When you are far from people, it is because you are arrogant in some way, shape or form. When you are close to people, it is because you are humble with those people. If you find that other people are being haughty, it might be because you, yourself, are too far from them. If only you would humble yourself, if only you would get closer, you would see their humble side as well. As your reflection gets smaller, so does theirs. If you wish to improve a certain relationship, find the humility you need to fix it. It takes soul searching, but it really works.
Arrogant people aren’t well-liked. After fifty years of corporate experience, Aldo Papone, senior advisor to American Express, wrote the following: Arrogance, at its worst, creates a momentum that insists on your downfall and cannot be appeased. We’ve all seen the bloodlust that occurs when the public senses a weakness in the high and mighty – a corporation, a candidate, or a multimillion-dollar athlete. Arrogance must be punished, and only a display of remorse and humility will get you off the hook. (Aldo Papone)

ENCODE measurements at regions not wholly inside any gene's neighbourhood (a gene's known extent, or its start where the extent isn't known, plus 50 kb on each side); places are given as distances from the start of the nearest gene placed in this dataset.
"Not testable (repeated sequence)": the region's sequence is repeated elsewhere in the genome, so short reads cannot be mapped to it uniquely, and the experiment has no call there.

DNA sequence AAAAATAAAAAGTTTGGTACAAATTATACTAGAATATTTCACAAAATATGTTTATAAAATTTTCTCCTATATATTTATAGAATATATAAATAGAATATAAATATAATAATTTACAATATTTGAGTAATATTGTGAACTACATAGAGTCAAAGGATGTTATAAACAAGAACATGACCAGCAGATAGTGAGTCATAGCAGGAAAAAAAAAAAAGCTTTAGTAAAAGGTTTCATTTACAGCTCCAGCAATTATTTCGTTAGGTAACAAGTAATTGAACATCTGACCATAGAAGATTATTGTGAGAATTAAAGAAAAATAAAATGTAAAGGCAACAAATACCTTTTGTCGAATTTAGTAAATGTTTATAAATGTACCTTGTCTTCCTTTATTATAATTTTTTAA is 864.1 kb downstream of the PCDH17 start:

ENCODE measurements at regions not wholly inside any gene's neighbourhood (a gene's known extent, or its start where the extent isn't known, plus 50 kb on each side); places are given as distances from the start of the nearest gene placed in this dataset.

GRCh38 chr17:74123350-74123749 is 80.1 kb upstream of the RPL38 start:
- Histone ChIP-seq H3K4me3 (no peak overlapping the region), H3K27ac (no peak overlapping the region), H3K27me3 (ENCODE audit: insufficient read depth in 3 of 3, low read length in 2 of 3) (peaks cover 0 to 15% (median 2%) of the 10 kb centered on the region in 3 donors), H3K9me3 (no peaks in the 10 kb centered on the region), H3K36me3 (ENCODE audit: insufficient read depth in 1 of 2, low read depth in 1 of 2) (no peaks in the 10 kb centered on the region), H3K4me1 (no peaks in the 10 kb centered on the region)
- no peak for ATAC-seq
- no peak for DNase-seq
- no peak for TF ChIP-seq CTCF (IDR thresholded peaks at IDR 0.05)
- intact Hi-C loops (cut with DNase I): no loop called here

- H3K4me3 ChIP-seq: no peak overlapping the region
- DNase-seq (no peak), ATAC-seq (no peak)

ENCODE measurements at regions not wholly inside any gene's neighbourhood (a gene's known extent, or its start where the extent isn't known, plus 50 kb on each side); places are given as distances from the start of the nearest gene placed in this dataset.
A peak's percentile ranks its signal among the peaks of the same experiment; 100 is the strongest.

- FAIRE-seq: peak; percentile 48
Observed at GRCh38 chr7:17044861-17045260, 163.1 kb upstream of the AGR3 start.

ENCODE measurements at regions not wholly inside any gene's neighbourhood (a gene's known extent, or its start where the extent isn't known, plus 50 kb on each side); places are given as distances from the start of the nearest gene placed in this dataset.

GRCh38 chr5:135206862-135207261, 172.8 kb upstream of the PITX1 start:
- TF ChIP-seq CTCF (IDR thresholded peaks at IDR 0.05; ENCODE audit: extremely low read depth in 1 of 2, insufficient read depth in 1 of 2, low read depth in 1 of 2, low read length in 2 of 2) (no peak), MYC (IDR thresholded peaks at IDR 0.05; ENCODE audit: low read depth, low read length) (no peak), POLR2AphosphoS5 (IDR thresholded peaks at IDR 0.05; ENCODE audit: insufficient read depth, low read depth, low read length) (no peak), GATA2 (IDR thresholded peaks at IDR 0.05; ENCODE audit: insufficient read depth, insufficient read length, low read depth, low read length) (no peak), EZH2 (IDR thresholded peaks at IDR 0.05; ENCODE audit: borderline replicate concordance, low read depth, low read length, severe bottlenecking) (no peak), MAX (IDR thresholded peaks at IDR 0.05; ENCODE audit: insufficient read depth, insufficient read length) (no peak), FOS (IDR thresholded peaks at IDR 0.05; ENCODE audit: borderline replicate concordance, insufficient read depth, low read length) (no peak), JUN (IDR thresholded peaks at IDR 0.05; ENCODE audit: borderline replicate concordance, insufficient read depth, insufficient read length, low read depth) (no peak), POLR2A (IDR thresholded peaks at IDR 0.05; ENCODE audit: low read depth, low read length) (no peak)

Arrogant people are arrogant because they do not realize that they are arrogant. Arrogance is not having your nose in the air. It is much more subtle. It’s a false perception of G-d’s blessings. If you were blessed with amazing parents. If you were gifted with a great mind. If you were lucky to find a Rebbi/ mentor/ coach. If G-d granted you wealth and its perks/ looks/ voice/ height/ wit/focus/ patience/ self-discipline/optimism/ sensitivity/ social savvy/ etc., it does not mean you are better. It means G-d holds you more responsible. With great strength comes great responsibility.
The question everyone wants an answer to during Sefirat Haomer is, how could 24,000 students be sentenced to paying with their lives for a sin so commonly transgressed, for failing to show one another mutual respect?